Knights of 21st Century in Lebanon aims for better days
Steve Sabol has been married for 43 years, is a father, grandfather and great-grandfather, and is the pastor of River of Life Church in Lebanon.
For most of his life, he thought he had a good handle on things but couldn’t seem to shake a nagging feeling that something was incomplete.
When he enrolled in Men’s Fraternity, a Christian-based program that teaches how to become a better man, he learned something about himself.
“I learned I’m from a messed up background,” Sabol said. “What I thought I put behind me was with me every day.”
In 1962, his parents divorced when he was 12 years old.
“I was the only kid in my graduating class in high school who wasn’t living with both parents,” he said.
There was turmoil in
his life. His father, a World War II veteran, was absent and emotionally unavailable even before the divorce, and his mother was not particularly “nurturing.””So, you either launch into a life from that starting point, doomed to repeat the cycle of dysfunction or overcompensate and say ‘I’ll never do that,'” Sabol said. “Well, I was the latter. I said, ‘I’m never going to be the dad my dad was.’ There’s emotional baggage that comes along with that stuff. If you don’t go back and take an honest look at it and find a way of resolving it, it affects your common day attitude and reaction to certain stimulus.”
Because the program changed his life, Sabol is now working with other team members to better the lives of other men through the
program, Knights of the 21st Century, which is entering its third year in Lebanon .”Resolving those issues and leaving them behind me has freed me up to be more comfortable in my skin and being present with people I am engaged with today,” Sabol said.
The Knights of the 21st Century will begin at 7 p.m. Tuesday, Sept. 11, above Legends Café, 9 S. Ninth St., Lebanon. Since the local chapter began three years ago, nearly 200 men have attended or graduated from the program.
The national, Christian-based program is a 24-week, men’s ministry and fellowship group aimed at self-reflection, relationship support and holding each other accountable. The program was born out of Men’s Fraternity, originally developed by Dr. Robert Lewis, which grew to become the Authentic Manhood movement.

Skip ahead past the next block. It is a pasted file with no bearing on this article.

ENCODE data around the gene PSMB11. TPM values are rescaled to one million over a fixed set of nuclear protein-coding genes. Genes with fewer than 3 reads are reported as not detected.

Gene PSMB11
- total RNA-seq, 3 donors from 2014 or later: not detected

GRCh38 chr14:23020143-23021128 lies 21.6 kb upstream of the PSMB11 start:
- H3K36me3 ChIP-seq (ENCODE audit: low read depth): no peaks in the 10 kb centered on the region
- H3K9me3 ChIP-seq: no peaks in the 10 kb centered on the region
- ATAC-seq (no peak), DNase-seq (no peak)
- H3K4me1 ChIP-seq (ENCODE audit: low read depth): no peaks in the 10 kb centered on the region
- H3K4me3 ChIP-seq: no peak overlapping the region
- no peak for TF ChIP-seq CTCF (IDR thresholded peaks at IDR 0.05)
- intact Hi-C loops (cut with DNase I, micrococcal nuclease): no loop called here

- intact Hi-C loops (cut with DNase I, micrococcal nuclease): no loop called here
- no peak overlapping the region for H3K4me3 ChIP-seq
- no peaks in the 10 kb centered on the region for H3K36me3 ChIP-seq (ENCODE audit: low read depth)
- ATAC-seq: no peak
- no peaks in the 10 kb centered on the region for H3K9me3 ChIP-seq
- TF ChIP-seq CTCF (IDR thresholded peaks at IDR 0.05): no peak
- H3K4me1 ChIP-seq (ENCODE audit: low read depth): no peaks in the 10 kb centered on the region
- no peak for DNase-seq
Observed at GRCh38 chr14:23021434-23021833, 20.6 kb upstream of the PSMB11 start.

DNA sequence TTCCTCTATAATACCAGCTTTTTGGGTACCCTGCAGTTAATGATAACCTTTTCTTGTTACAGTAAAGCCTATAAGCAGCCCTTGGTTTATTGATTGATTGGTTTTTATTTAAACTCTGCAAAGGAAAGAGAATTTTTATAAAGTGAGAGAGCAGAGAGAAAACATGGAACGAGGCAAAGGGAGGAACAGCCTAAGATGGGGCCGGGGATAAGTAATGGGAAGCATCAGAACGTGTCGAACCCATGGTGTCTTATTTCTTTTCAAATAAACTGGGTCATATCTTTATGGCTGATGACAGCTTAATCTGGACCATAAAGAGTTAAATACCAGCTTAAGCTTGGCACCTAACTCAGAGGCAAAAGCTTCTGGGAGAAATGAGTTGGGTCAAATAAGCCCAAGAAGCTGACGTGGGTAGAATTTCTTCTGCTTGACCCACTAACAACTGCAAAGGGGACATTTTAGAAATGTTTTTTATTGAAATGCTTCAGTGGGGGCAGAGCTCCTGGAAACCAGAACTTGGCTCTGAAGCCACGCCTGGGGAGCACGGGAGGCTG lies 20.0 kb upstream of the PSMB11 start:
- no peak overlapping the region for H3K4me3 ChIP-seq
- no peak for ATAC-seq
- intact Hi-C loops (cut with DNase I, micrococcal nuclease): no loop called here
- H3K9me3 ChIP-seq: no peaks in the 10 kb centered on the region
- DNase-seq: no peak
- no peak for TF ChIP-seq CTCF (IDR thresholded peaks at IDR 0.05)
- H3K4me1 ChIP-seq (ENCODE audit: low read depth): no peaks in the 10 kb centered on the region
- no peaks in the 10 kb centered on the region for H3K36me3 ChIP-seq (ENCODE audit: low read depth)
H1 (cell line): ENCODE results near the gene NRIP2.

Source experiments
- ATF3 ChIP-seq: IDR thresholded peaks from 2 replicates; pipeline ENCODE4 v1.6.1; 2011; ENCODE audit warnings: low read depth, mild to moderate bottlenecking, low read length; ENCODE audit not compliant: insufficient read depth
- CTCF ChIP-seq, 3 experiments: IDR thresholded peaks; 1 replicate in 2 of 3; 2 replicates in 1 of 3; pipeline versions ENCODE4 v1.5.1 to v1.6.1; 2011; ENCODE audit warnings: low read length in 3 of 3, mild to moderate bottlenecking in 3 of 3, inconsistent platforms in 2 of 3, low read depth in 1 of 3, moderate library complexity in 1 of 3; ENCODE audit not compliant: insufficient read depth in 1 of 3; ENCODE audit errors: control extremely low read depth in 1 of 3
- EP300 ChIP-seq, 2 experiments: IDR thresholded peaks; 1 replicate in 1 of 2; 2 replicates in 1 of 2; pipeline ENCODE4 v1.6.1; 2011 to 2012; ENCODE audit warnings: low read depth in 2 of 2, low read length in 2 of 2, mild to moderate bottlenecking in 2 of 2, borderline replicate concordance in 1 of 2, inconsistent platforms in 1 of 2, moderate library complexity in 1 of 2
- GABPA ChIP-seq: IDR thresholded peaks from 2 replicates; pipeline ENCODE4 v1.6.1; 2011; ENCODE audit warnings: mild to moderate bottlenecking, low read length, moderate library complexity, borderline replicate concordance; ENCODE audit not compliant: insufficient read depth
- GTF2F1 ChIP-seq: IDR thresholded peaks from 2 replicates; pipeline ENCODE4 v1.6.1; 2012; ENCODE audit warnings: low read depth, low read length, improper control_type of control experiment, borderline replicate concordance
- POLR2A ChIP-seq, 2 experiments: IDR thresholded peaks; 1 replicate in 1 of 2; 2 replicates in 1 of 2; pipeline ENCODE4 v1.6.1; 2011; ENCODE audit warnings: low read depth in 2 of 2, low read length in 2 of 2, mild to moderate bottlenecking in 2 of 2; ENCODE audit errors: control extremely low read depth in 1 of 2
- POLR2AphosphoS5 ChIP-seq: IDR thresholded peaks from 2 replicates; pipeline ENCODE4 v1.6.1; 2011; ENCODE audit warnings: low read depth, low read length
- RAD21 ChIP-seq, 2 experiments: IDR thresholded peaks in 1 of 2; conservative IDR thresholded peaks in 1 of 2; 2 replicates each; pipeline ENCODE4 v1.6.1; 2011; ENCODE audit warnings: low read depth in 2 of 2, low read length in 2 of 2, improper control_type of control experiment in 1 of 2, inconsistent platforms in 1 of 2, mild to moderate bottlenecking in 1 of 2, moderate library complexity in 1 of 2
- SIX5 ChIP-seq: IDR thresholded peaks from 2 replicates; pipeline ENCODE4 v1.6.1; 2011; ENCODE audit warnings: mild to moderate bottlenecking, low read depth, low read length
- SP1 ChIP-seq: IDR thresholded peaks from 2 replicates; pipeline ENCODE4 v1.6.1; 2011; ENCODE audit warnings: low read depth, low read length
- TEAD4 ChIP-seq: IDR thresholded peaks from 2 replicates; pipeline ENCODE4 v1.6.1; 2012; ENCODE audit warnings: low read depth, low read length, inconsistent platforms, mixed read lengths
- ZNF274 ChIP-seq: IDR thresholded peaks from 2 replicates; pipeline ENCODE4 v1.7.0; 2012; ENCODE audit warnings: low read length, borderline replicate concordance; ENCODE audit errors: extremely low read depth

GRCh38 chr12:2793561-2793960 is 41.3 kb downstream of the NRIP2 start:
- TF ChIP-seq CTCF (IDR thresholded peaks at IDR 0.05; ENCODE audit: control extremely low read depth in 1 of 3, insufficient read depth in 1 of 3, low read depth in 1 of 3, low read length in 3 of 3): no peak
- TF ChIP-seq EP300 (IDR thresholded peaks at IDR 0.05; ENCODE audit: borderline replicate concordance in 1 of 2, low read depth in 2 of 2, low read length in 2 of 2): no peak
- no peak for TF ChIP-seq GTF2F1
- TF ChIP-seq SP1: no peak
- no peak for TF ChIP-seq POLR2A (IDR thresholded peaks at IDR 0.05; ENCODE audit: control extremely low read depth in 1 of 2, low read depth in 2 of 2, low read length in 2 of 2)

“One thing at the very top of our list is to always protect the woman’s heart,” said Rob Koehler, a member of the Lebanon Knights lead team.
Sabol adds, “The wives of graduates are some of our most staunch advocates because they’re definitely seeing the potential results in their homes.”
Lead team member Darin Pickles adds that many men grew up in fatherless households or separated families in the past 20 years and lack a positive male role model.
“This program helps set up individuals to be mentors; to lead by example,” Pickles said.
The program, Sabol explained, tries to get men back on the right track after being derailed by three culturally significant events that fed into the “downward spiral the way America does manhood.”
The first, he says, is the industrial revolution. An average boy would spend time with his father on a farm or a family business. However, when factories opened and mass production was born, men would leave home for 10 to 12 hours a day.
“That was the physical separation from their sons,” Sabol said.
The second event was World War II, when a lot of veterans returned home with post-traumatic stress disorder that led to emotional detachment.
“When those guys became our fathers, they maintained that emotional distance from their environment,” Sabol said.
The third was the women’s liberation movement, but for different reasons, he said.
“It was a movement that absolutely needed to happen because there was so much inequality,” Sabol said. “They started out by saying that men and women are equal, and I say amen to that. But it continued to the point where they said men and women are the same, and they are not and they never will be.”
“That became the birth of the androgynous man,” Sabol said.
The men’s liberation movement was also born, claiming that men’s problems were awarded less attention than women’s, and inequalities in divorce issues and custody laws began to occur, according to the National Coalition for Men.
Couple these events with absentee fathers and media that exacerbate the issue, and it’s easy to see why there are troubled men, he said.
Lead team member Dave Dinunzio, whose son, Mike, is also a team member, said over time, society has “dumbed down men” and has glorified celebrities, movies, television shows and music that promote or represent a man negating responsibilities as a husband, father or good employee.
“People look at men that way and wonder why we see what we see in society,” Dave Dinunzio said.
firstname.lastname@example.org; 272-5611, ext. 139
Become a ‘Knight’
Knights of the 21st Century will launch its third year at 7 p.m. Tuesday, Sept. 11, above Legends Café, 9 S. Ninth St., Lebanon.
Food and music will be available at 6 p.m. during a pre-launch party at the Lebanon parking lot at Ninth and Cumberland streets.
Registration fee for the 24-week program before Sept. 11 is $25. After Sept. 11, it’s $30. The cost includes the fee for the program book.
Register at the front desk of the YMCA, 201 N. Seventh St., Lebanon, or by phone at 273-2691.To find out more information, visit Lebanonknights.com or email email@example.com.